John Jackson, the onetime Olympic boxer awaiting trial on rape and child pornography charges at a detention facility in Puerto Rico, has been denied a review of his bail conditions and the return of property seized during his arrest.
Jackson filed the motions “pro se,” or representing himself, and on Thursday, District Court Chief Judge Robert Molloy denied both without prejudice and ordered that they be stricken from the record.
The U.S. Attorney’s Office filed a motion on Jan. 6 objecting to Jackson’s pro se efforts, arguing that any matters he wants to raise in court should be filed by his attorney. It further asked the judge to “order the defendant to cease and desist filing pro se motions while he is represented by counsel.”
“The pro se motions filed by the defendant are nonsensical and meritless,” the government wrote in its motion.
Molloy agreed, writing in his order that while criminal defendants have a constitutional right to self-representation, they do not have a right to proceed simultaneously with counsel and pro se.
Jackson, held without bail since Feb. 28, 2019, at the Metropolitan Detention Center Guaynabo in Puerto Rico, was set to stand trial in July but on the day jury selection was to begin, submitted a letter to the court saying he was not satisfied with his counsel from the Federal Public Defender’s Office.
The trial, delayed numerous times due to the COVID-19 pandemic, was continued once again while he sought to hire private counsel and in August retained attorney Yohana M. Manning.
“Jackson has not provided any explanation as to why he filed the motions pro se. Moreover, Jackson has not specifically requested to proceed with a ‘hybrid’ representation. Accordingly, the court is without any information to properly consider the merits of allowing Jackson to proceed with representing himself while also having retained counsel,” Molloy wrote.
Federal authorities filed a formal complaint against Jackson in February 2019, accusing him of sexually assaulting a 15-year-old girl, and later added charges related to alleged assaults against two other minors, known as Jane Doe 2 and Jane Doe 3. He faces charges of production of child pornography, rape, and transporting a minor with intent to engage in criminal sex acts.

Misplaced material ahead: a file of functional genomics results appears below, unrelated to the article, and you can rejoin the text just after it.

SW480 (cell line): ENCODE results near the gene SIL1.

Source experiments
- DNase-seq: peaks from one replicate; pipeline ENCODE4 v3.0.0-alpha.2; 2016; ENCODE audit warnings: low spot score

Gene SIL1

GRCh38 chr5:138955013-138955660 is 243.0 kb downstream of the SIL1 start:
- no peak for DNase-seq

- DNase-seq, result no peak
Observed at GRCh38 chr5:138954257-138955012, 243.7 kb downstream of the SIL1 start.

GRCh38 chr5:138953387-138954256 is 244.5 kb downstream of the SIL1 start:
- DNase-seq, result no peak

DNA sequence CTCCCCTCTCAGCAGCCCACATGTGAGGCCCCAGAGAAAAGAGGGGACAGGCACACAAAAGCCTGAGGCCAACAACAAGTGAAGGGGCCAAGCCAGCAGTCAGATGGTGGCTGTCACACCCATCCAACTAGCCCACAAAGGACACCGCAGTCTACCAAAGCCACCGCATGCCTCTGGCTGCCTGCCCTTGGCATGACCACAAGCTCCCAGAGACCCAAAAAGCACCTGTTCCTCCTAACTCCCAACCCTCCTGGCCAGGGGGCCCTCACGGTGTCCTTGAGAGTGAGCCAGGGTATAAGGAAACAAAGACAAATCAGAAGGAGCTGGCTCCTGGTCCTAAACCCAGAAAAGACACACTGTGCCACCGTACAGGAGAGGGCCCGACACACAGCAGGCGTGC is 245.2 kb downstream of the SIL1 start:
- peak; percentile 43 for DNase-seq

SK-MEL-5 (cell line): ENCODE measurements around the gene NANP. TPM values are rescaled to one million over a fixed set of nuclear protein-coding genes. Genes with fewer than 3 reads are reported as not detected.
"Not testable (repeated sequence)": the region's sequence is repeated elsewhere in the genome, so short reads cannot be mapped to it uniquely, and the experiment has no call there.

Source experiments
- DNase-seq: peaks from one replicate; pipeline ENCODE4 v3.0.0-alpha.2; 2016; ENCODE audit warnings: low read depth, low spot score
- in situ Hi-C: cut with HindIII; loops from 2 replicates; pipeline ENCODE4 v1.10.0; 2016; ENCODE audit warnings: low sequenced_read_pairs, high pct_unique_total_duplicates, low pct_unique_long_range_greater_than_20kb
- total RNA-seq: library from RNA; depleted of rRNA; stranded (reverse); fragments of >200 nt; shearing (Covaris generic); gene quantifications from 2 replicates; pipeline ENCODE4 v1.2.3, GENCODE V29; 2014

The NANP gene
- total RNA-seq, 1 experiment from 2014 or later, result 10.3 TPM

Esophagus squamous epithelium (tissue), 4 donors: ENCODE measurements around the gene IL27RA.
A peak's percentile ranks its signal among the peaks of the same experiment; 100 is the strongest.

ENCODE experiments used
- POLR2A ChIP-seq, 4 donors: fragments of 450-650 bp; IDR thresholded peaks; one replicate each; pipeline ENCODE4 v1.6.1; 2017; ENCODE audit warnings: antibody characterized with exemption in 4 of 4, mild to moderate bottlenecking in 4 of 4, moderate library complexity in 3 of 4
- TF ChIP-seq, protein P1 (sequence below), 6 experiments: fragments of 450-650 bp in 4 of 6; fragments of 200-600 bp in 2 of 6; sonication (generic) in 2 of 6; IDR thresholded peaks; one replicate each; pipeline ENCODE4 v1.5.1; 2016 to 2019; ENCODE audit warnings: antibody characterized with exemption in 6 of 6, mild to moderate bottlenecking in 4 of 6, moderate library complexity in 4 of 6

In the rambling and sometimes incoherent motion appealing for a review of his bail conditions, Jackson wrote that one of his alleged victims, whom he identifies by her initials, was known to present herself as over the age of 18 and was arrested in 2021 for working underage at a bar on Brookman Road on St. Thomas.
“Since defendant Jackson been detained circumstances have change as to the alleged name victim directly as in claims to defendant Jackson’s averment in claim pleading his innocent of any knowledge of the name victim [initials] age,” reads one sentence.
“Also she have been assumed known to coworker at the bar area to be an adult partying out at late nights and having many other multiple adult romantic relationship with adult Taxi driver, and there is school mates attending the same school in the year of the alleged charge incident, willingly to testify as to [initials] known misconduct posing as an young lady over the age of 18 years old and a college student, this consider to newly evidence,” Jackson wrote in his pro se motion.
And despite the trial being delayed when he requested new counsel, Jackson wrote at the end of his motion that his indictment should be dismissed because “over 34 months has now elapsed as to 180 days requirement under Speedy Trial Act has been violated as at a matter of statutes under 18 U.S.C. 3161 Speedy Trial Act.”
In his motion concerning property seized when police executed a search warrant at his St. Thomas home, Jackson requested the return of bed sheets, pillows, and his cell phone, claiming authorities had no right to take them or to search his phone.
“Defendant Jackson further avers the search warrant issued as to electronic devices and items seized exist no evidence attributing to any criminal elements as to the charge indictment also in light as to matter of law opening and search the device defendant Jackson cell phone without obtaining a search warrant with permission to go into the electronic device the cell phone on the day of his arrest where he was taken from the public street at his sons school by excessive arm federal agents drove to his residence under gunpoint by excessive force place in the middle of his residence in front his family and a search beyond the court-issued search warrant amounts to be in violations of the 4th, 8th and 14th Amendment U.S. Constitution,” reads the motion, which goes on to cite case law.
“Wherefore Defendant John Jackson, prayers this motion is granted and or a hearing is ordered as to the claims raise under violation of 4th Amendment U.S. Constitution,” the motion concluded.
Jackson, who represented the U.S. Virgin Islands in boxing at the 2012 Beijing Olympics and had a promising professional career, is currently set to stand trial on Feb. 14 in District Court on St. Thomas.